Originally published on The National Student on 13/08/15.
The results are in and your place to study [whatever] at the University of [wherever] has been confirmed, congratulations!
The fun starts now. Like, literally, right now.
With results day firmly in the wind and the associated nerves (hopefully) now dissolved, it’s time to look forward to the next big adventure, and with university creeping up in just a few short months, what better time to get kick-started on the fun than right this very second.
Yep, there’s absolutely no reason why you should have to wait until September to jump into the university experience. With social media and the vast realms of the internet at your disposal, the wait is only as long as you make it.
Obviously you’re not quite on campus yet, and lectures are still a little way off, but here are some examples of things you can immerse yourself in ahead of the big move.
E-meet your fellow students
Thanks to the never-ending benefits of Facebook, Twitter and Instagram (to name but a few), the social experience of university has been somewhat replicated online in recent years.
Right from the word go, you’ll find Freshers-specific groups and pages popping up everywhere in relation to pretty much every single university in the country, with everyone eager to meet their new cohorts.
This is doubly effective if you already know where you’ll be living too – by joining a group based on your new halls complex, you might even find your future flatmates, saving the wealth of awkward conversations that usually come upon first meeting someone face-to-face. The same goes for your course as well; the upsides to the world being colonised by social networking.
Research the area
Blindly exploring the local area is all part of the Freshers experience, but doing a quick web search for nearby cinemas, clubs or even just supermarkets can come in terrifically handy when you come to finally moving in.
Knowing whether your local food mart is a Waitrose or an Aldi can make all the difference when you come to budgeting.
Not to mention that with the invention of Google’s alarmingly realistic ‘Street View’ function on its Maps feature, if you simply can’t wait to get a glimpse of your new home, you really don’t have to. At the touch of a few buttons you can take a virtual walk to the shops, have a wander around campus or even peruse the local bars, and all from the safety of your own home.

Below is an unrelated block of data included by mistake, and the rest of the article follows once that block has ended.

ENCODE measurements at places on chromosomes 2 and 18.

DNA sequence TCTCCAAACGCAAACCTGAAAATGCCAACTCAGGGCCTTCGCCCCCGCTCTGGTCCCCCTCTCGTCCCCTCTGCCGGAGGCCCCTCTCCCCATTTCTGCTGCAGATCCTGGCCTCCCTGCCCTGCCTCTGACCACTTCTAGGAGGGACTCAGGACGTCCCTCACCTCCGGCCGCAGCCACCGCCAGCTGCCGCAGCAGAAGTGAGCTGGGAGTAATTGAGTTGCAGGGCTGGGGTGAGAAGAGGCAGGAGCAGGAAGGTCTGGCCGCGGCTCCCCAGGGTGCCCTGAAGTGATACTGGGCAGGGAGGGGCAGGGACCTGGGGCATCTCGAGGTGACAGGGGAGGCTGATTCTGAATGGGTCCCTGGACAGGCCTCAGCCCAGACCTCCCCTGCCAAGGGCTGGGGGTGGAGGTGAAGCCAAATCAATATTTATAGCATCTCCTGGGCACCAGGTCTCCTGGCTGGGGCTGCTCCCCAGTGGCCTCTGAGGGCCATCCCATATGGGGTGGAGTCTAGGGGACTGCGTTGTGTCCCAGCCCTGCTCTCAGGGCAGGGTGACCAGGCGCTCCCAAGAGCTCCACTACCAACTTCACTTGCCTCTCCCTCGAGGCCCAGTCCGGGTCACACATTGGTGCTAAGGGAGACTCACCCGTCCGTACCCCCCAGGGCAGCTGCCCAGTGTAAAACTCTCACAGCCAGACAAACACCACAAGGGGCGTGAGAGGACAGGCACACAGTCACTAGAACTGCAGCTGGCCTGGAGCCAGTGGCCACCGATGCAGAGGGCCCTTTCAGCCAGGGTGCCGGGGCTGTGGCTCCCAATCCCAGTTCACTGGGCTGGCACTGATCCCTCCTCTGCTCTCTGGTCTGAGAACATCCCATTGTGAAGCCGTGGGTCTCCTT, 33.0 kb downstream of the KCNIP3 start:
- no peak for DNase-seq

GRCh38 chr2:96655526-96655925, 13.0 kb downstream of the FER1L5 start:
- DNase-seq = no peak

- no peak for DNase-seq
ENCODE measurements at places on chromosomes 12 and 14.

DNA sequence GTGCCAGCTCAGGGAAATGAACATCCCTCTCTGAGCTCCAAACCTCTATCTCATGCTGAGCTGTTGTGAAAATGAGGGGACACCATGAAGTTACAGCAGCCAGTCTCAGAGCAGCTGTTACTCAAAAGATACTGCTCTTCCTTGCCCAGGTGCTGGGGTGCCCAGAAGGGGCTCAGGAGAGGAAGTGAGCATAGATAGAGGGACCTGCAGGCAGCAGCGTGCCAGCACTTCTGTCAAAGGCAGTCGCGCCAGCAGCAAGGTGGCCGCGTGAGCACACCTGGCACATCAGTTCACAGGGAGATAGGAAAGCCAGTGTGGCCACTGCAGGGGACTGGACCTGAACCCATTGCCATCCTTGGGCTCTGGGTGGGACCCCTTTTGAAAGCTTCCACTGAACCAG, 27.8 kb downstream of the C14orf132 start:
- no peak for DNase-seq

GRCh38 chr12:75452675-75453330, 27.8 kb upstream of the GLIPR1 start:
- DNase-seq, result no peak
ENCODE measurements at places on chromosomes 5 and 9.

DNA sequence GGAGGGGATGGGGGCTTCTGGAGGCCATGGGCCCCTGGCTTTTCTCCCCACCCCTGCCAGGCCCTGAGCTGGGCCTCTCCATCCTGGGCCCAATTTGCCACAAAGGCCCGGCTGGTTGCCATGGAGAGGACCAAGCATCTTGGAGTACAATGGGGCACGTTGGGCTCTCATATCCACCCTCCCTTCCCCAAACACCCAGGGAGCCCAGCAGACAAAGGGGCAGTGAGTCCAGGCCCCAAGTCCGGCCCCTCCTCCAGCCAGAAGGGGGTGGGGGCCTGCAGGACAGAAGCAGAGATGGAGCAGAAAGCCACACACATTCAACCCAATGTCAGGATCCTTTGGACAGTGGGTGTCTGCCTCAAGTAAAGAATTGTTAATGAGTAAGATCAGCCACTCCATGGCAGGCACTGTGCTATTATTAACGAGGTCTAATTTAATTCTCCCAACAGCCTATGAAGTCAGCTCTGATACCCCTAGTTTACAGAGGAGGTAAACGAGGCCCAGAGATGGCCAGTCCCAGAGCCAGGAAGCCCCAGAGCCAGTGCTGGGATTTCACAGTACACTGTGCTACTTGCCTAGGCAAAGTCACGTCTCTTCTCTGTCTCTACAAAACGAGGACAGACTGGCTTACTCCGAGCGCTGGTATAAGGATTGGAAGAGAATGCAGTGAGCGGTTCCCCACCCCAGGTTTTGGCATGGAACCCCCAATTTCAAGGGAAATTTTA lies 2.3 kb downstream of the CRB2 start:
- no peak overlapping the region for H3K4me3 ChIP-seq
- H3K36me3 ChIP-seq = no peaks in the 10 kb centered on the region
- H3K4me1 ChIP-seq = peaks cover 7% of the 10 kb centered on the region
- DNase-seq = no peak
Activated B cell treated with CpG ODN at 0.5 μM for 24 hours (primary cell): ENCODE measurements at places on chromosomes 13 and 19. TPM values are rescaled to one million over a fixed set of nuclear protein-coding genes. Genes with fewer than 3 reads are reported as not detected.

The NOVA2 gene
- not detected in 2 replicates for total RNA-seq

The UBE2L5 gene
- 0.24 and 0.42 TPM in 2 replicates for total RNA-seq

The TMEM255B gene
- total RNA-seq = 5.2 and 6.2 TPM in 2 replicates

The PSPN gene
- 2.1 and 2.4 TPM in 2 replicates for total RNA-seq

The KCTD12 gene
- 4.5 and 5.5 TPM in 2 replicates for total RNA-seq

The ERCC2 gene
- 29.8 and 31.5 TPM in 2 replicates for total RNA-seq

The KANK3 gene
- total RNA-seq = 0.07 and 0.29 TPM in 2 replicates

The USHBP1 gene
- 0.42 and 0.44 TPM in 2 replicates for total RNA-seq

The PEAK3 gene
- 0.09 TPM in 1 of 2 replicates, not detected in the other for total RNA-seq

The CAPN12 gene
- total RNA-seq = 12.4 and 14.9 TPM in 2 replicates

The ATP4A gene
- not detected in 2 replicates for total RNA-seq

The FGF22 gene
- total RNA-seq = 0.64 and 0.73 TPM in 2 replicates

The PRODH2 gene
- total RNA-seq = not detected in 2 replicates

Obviously if you’re feeling extra adventurous you could jump in a car or on a train and spend a day walking around the place in person, but the internet is always the cheaper option.
Sign up for societies
In the first week or so of university you will no doubt be bombarded with opportunities to join the seemingly endless stream of societies on offer, but you don’t even have to wait that long.
If you have a particular hobby that you want to see progress, whether it be sports, or writing or even something more obscure like knitting, there’s nothing stopping you from searching online for the corresponding group and contacting their president or leader before term starts.
Even if you can’t officially join straight away, you’ll be able to gather plenty of information on how to do so when you do eventually get to campus, and you’ll certainly know the committee a lot better.
Additionally, you’ll also be able to see just how many societies your university actually has, and it might well give you some incentive to take up something new. Who knows what you might find.
Tour your halls
Much like the power of Google Street View, a great deal of university halls complexes now offer 360-degree tours of their premises online, meaning that you may well be able to get a sneak peek of your new digs before you’ve even picked up the keys.
Checking out the building itself will no doubt help put any nerves to rest, whilst a potential room tour could even help you plan exactly what to take with you when you move-in. The extra-organised new students will no doubt even start planning how to decorate too.
Start your reading
This one is entirely dependent on the institution and your educational department, but a great deal of tutors will make their reading lists and module outlines for the semester available before term starts.
This might be either through email, or a frequently used online tool called Blackboard (which you will no doubt become very accustomed to over the next few months), and it will allow you to not only add some productivity to your summer, but also get a better idea of exactly what you’ll be studying in the coming years as well. After all, university is still kind of about work.
The university experience starts here, get involved!